Below, a Chestnut-Breasted Coronet emerging from the flowers.Chestnut-Breasted Coronet 11-21-17-0501And a Fawn-Breasted Brilliant, Chestnut-Breasted Coronet and a mystery bird with its back to us at the feeder.3 Hummers 11-21-17-0473I will be back soon, the three-day weekend will offer more time to get caught up here and try to visit everyone else’s blogs I have not managed to see. I wish you all a joyous and peaceful holiday.

 

Side Trip on the Way to the Amazon

Collared Inca 7-2-2016-3622

Collared Inca

I got back from my trip later than planned Tuesday night and went back to work Wednesday, so I find myself catching up with my home birds, having to postpone cleaning up the predictable big mess until yesterday and today. But in between I managed to clear off my hard drive and upload all the pictures from 17 days of picture-taking in Ecuador.

Guango Lodge's Hummers and Flowerpiercers 7-2-2016-3750

These images are a few taken at the feeders at Guango Lodge in San Isidro, Ecuador. The stop at San Isidro was not a planned part of the trip, but after my flight to Miami was canceled and I spent the night in the O’Hare Airport, by the time I managed to get a flight to Quito I met with two other participants for the Amazon trip whose flights had also been delayed. We were given the option of either staying in a hotel and then taking the internal flights and boats that would get us to the rest of our group, or we could drive to Coca, staying in San Isidro one night, birding along the way so to speak, and take the boat to Sacha Lodge. We opted for the car trip and the night in San Isidro as the better option, and so we got to see some birds along the way. The lodge at San Isidro was beautiful and I hope to return someday.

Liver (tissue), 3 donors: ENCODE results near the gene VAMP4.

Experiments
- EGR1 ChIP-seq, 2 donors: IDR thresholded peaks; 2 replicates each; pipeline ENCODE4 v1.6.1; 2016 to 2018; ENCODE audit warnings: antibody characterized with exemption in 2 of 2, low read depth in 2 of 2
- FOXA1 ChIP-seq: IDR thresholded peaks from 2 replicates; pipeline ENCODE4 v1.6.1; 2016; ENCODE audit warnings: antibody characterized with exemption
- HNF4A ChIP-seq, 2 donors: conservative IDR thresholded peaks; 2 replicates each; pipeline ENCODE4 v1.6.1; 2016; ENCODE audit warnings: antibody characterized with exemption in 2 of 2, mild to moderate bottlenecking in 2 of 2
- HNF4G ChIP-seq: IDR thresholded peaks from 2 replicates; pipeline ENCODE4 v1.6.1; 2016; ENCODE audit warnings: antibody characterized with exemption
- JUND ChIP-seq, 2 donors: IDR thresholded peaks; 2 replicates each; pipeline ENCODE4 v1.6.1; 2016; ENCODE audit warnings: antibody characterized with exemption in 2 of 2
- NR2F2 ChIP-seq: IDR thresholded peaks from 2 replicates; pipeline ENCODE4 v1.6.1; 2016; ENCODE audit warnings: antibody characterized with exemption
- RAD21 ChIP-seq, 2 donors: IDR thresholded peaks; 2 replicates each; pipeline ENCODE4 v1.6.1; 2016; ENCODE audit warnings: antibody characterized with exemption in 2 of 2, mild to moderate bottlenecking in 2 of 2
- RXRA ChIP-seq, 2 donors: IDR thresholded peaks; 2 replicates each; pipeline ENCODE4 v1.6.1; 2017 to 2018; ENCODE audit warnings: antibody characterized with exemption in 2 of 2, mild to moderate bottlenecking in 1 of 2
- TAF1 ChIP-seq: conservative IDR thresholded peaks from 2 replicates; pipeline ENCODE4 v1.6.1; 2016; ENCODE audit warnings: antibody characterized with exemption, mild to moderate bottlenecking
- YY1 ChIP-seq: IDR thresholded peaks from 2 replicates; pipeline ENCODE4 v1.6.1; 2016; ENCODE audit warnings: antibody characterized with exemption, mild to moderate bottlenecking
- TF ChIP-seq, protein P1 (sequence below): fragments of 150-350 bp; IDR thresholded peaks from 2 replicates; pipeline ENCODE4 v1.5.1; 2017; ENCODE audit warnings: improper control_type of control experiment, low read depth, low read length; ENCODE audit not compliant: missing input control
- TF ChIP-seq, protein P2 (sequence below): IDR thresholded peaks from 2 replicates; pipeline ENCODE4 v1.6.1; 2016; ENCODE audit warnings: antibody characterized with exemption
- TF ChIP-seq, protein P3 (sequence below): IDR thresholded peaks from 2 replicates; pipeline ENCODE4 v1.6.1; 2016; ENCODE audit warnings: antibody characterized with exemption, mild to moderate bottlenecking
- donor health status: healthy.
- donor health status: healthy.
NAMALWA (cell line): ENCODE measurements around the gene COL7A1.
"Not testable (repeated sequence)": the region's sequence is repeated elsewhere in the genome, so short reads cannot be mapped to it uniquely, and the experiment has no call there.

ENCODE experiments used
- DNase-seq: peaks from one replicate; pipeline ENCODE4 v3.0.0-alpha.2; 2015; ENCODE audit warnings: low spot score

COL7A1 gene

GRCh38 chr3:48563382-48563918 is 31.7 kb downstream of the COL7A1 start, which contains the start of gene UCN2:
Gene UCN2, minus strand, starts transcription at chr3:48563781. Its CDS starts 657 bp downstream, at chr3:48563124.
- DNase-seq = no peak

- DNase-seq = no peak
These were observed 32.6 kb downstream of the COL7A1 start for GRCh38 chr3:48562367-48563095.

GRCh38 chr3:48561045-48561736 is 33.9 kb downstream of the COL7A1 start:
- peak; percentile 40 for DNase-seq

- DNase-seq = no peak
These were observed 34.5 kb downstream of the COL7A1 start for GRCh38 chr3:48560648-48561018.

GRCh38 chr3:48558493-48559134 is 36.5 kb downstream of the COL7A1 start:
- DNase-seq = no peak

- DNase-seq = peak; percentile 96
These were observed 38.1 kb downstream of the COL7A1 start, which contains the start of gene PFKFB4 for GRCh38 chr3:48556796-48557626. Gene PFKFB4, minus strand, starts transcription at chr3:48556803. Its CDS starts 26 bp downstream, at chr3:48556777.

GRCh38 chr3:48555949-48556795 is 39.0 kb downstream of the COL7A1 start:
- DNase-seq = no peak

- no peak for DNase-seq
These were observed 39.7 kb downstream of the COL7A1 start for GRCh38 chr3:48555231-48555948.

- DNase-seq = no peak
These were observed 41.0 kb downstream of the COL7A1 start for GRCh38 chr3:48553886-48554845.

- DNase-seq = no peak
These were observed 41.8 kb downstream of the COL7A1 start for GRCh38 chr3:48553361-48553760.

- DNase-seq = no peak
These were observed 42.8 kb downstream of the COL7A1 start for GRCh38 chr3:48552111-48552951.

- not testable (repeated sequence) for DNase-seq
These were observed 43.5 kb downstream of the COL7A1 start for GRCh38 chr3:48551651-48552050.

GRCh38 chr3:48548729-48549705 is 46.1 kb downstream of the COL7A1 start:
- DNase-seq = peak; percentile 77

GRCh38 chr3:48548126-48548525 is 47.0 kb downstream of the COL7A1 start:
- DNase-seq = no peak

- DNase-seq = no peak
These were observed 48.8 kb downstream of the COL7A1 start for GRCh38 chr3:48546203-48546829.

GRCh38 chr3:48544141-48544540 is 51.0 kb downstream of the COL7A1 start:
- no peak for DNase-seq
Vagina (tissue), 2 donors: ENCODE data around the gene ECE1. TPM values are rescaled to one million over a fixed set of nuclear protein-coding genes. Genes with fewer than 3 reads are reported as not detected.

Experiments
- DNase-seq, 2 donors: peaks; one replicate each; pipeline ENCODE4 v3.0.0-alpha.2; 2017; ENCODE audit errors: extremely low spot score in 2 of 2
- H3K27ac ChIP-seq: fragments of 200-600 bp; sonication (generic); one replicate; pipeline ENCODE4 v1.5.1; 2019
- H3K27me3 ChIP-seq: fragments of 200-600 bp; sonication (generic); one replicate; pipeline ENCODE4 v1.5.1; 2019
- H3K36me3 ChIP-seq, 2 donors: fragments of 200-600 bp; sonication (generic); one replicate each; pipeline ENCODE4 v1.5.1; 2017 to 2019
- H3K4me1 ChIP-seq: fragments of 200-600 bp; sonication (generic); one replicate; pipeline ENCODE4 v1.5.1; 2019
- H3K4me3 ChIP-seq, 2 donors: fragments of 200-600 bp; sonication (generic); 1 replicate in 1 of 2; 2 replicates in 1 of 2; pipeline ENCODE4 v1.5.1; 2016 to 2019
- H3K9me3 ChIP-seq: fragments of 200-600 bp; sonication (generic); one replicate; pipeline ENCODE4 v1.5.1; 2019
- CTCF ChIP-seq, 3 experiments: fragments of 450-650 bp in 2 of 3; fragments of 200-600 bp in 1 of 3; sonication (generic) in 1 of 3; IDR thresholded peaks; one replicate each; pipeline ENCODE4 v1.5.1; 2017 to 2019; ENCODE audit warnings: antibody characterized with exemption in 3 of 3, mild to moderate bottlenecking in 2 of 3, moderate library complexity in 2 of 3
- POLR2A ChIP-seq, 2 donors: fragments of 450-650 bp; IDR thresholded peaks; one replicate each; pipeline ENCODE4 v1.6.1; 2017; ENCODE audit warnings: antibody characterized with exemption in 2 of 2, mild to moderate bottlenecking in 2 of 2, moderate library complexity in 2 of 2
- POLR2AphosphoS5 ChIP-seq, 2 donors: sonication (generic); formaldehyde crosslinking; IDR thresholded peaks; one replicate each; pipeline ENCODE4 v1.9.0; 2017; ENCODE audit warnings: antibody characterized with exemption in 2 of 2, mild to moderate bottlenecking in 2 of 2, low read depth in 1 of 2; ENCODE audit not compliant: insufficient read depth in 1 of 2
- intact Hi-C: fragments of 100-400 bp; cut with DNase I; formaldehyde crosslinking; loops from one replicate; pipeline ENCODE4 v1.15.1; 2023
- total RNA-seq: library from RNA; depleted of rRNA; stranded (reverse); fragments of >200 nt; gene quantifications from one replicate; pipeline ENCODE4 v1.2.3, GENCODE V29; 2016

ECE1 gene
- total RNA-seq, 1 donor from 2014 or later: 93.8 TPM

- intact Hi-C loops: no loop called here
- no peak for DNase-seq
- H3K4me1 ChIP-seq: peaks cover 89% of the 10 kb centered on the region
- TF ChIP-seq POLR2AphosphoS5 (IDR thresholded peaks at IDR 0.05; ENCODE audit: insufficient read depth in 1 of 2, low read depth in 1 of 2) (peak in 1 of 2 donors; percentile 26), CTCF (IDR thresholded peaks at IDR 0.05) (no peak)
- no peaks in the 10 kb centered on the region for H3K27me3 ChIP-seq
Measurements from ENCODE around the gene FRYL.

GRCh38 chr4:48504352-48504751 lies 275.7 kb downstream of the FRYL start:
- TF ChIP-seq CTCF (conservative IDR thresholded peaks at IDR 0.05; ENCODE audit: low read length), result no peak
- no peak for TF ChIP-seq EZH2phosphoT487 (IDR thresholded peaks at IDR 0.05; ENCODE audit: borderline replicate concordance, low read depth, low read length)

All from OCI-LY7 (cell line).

White-Bellied Woodstar 7-2-2016-3675

White-Bellied Woodstar (female)

I have not managed to begin going through the rest of the photos yet. I apologize if this is in any way confusing. Basically I had combined two trips, the first to Sacha Lodge in the Amazon, and the second to the Galapagos Islands. If I had to miss a flight it’s just as well it was for the first part of the trip because it would have been impossible to catch up with the Galapagos tour. In addition, to streamline packing for two trips, the second with a lot of connections, I decided not to take my laptop with me, so I have a lot of work to do after the futility of editing through photos on the camera!

Above, Tourmaline Sunangel. Light and focus are so important when trying to capture hummingbirds in particular as their gorgets change rapidly. I wish I could have gotten better shots of this bird.

Below, a Chestnut-Breasted Coronet.

I hope to be back soon with many more photos and even a couple videos. Although I plan to do the posts chronologically I may get distracted and go back and forth between the two trips. Please bear with me.

Below, a female Glowing Puffleg and a Sword-Billed Hummingbird. I had much better pictures of the Sword-Billed last year in Colombia but it’s always worth mentioning this incredible species.

There were a couple Flowerpiercers at the Guango Lodge feeders but I only managed to capture the Masked Flowerpiercer halfway decently.

Below, Buff-Winged Starfrontlet.

Buff-Winged Starfrontlet (female) 7-2-2016-3685

Buff-Winged Starfrontlet (female)

It was wonderful to go away. I hope I can go back to Ecuador, there is so much more to see. It was also blissful to be away from the entire political mania and I find myself reluctant to dip back into that fray. I may have to access the desert island in my head for a while yet.

Collared Inca (female) 7-2-2016-3621

Tourmaline Sunangel (Female)

I hope you are staying cool somewhere this summer!